Unemployment

Oral Answers to Questions — Work and Pensions – in the House of Commons at 2:30 pm on 11th March 2013.

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Photo of Robert Halfon Robert Halfon Conservative, Harlow 2:30 pm, 11th March 2013

What assessment he has made of recent trends in unemployment.

Photo of James Wharton James Wharton Conservative, Stockton South

What assessment he has made of recent trends in unemployment.

Photo of Mark Hoban Mark Hoban The Minister of State, Department for Work and Pensions

Unemployment has been falling in each of the last 11 months; on the International Labour Organisation measure it is down by 156,000. The unemployment rate is now lower than it was in 2010. This is testament to the strength of the private sector, which has created 1 million net new jobs since May 2010.

Photo of Robert Halfon Robert Halfon Conservative, Harlow

My hon. Friend will be aware that Tesco has announced the closure of a huge depot in Harlow, with the possible loss of 800 jobs. Will he work constructively with the Union of Shop, Distributive and Allied Workers, which is trying to ensure that the workers who are offered jobs in other plants get the same pay and conditions?

Photo of Mark Hoban Mark Hoban The Minister of State, Department for Work and Pensions

I can assure my hon. Friend that Jobcentre Plus is working with Tesco and has offered full rapid response team support. Discussions are focusing on redeployment and other opportunities to help the work force to secure new jobs.

Photo of James Wharton James Wharton Conservative, Stockton South

In Stockton South youth unemployment has fallen from 11.3% to 9.6% January to January. This is a welcome trend, but I would like it to go further. What are the Government doing to ensure that it can continue over the coming year?

Photo of Mark Hoban Mark Hoban The Minister of State, Department for Work and Pensions

I am delighted to welcome the news of what is happening in Stockton South. That is in contrast to what has happened in Jarrow, but it demonstrates the resilience of the economy in the north-east. The fact that 40,000 extra private sector jobs have been created in the north-east over the past couple of years demonstrates that while there are difficult challenges, the economy is rebalancing, and that should be to the benefit of everyone there.

Photo of Wayne David Wayne David Shadow Minister (Justice) (Political and Constitutional Reform)

Will the Minister kindly tell the House how many young people are unemployed?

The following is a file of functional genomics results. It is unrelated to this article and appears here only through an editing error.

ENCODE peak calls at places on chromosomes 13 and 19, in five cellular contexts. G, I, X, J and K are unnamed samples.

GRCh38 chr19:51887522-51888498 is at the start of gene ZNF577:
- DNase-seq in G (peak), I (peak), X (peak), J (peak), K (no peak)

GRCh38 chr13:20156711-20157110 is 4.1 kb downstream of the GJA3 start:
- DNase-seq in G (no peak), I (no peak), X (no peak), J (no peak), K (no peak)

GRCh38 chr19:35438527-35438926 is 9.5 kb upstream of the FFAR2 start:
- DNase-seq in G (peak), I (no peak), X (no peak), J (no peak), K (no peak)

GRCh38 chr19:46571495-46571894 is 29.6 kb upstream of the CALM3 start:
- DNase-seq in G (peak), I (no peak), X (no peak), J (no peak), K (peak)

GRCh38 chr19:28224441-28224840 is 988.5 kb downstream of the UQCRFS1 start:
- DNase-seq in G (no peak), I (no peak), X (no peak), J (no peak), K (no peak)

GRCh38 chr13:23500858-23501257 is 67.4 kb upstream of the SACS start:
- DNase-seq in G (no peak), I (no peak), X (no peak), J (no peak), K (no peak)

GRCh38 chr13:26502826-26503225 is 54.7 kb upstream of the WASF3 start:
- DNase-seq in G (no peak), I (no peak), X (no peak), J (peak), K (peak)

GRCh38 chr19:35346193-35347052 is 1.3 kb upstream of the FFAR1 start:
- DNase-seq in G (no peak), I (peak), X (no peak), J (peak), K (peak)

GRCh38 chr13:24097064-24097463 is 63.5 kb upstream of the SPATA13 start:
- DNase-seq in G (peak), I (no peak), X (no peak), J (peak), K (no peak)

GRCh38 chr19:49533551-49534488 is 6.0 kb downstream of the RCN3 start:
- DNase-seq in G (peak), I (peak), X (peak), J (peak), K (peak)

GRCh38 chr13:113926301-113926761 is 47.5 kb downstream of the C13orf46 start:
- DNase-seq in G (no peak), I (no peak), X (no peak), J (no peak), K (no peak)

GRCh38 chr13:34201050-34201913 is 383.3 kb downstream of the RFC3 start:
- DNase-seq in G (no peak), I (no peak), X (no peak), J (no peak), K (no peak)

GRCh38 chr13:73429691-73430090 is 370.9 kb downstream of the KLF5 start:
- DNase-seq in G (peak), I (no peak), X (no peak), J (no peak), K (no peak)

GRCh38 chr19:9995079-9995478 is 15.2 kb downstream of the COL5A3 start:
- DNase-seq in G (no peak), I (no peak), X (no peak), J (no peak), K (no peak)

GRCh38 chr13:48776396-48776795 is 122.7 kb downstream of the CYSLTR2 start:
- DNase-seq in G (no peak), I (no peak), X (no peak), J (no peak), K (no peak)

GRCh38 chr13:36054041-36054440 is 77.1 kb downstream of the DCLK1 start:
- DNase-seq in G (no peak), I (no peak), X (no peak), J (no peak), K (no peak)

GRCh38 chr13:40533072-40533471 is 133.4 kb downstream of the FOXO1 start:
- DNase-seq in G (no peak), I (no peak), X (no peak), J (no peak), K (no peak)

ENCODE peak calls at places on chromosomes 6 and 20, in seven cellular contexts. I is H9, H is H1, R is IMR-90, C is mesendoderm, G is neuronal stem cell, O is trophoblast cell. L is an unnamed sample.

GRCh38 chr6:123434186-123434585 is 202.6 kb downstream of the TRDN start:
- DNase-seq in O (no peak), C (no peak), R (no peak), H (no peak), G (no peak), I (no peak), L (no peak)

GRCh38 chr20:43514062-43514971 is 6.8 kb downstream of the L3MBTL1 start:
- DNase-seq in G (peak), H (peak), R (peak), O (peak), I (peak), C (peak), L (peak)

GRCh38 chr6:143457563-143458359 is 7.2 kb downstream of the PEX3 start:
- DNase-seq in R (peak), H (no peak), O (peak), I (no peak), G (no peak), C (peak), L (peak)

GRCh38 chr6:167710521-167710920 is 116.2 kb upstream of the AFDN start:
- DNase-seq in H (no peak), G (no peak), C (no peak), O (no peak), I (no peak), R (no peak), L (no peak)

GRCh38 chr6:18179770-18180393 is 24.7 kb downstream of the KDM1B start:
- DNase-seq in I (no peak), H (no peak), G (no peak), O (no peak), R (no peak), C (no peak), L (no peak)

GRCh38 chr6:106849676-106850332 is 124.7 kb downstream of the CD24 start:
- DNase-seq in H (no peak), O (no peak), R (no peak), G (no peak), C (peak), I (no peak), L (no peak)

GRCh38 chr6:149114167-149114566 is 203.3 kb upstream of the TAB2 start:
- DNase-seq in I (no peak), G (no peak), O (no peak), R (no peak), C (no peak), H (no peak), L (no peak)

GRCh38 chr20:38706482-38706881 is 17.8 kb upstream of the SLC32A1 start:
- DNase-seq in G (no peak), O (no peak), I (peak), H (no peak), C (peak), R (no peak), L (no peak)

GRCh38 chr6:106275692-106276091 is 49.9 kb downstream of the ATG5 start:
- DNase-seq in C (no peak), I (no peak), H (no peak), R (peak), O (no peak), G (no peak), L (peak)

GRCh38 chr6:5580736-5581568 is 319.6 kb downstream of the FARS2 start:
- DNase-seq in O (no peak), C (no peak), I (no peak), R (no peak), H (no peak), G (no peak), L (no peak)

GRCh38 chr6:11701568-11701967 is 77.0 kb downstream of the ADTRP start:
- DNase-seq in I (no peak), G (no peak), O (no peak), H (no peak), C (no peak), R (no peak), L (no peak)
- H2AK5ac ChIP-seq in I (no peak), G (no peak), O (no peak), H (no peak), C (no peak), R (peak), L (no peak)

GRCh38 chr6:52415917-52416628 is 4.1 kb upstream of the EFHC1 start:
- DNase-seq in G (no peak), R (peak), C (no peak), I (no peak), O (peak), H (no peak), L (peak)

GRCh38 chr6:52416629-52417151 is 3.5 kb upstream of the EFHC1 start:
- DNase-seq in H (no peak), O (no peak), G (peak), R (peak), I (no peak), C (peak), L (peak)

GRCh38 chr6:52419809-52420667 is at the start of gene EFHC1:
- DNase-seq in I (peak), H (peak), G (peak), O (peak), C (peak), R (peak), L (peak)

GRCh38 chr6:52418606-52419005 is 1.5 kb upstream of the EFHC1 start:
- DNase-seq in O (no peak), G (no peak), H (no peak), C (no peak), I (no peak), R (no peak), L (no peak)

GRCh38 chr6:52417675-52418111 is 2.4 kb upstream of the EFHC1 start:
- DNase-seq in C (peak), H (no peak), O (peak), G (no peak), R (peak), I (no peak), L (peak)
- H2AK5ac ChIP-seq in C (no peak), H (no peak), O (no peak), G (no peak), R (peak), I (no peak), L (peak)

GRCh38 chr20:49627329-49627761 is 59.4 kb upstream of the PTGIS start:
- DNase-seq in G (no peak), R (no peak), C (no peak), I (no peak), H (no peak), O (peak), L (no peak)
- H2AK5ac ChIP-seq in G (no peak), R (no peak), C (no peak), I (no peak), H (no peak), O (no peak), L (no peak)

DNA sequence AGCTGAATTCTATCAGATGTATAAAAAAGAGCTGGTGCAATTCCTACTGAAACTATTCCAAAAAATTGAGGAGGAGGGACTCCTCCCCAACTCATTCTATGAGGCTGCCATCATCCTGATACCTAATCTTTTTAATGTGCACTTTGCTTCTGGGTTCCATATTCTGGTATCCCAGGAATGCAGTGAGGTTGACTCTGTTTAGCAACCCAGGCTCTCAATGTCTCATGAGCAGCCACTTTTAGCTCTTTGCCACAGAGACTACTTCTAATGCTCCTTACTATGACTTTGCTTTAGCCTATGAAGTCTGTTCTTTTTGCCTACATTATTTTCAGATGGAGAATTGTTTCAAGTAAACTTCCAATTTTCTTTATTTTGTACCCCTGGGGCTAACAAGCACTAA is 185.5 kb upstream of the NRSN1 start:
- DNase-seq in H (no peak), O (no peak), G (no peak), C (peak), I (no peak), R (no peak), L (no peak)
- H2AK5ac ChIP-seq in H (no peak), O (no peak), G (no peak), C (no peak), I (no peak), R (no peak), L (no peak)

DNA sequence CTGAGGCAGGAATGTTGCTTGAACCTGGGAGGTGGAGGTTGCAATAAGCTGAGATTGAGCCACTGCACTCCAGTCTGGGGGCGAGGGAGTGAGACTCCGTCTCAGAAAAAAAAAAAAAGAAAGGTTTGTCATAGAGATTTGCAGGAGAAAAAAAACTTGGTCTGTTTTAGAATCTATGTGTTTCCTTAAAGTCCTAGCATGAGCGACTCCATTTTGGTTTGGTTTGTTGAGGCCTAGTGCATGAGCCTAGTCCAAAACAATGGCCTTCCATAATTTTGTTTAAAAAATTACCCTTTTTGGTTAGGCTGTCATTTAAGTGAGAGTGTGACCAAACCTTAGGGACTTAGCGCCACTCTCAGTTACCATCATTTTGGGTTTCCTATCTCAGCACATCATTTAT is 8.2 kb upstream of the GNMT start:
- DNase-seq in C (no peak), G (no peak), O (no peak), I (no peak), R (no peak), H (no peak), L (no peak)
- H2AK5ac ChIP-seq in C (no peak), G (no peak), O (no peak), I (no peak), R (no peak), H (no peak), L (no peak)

Photo of Mark Hoban Mark Hoban The Minister of State, Department for Work and Pensions

According to the ILO measure, 974,000 young people are unemployed, about 300,000 of whom are full-time students. Over the past few months there has been an increase of 66,000 in the number of young people in work.

Photo of Alison McGovern Alison McGovern Opposition Whip (Commons)

The Minister mentioned the so-called 1 million new jobs. With reference to the labour force survey, will he tell me how many of those so-called new jobs arise from reclassification and how many represent people who are under-employed?

Photo of Mark Hoban Mark Hoban The Minister of State, Department for Work and Pensions

If the hon. Lady looks at the labour force survey, she will see that the figure is 1 million net new jobs. She talks about people being under-employed. I hope that she is not being condescending to those of her constituents and mine who are working part-time and want to work part-time.

Photo of John Stevenson John Stevenson Conservative, Carlisle

Does the Minister agree that the economic success and, indeed, the social success of places like Carlisle depend on the creation of private sector jobs? Will he confirm that to help to achieve this he will ensure that it is always better financially to be in employment than on benefits?

Photo of Mark Hoban Mark Hoban The Minister of State, Department for Work and Pensions

That is absolutely at the heart of the roll-out of universal credit, which will mean that people know that they are better off in work, and better off working more hours and earning more than working fewer hours and earning less. That incentive to get paid work is at the heart of our welfare reforms.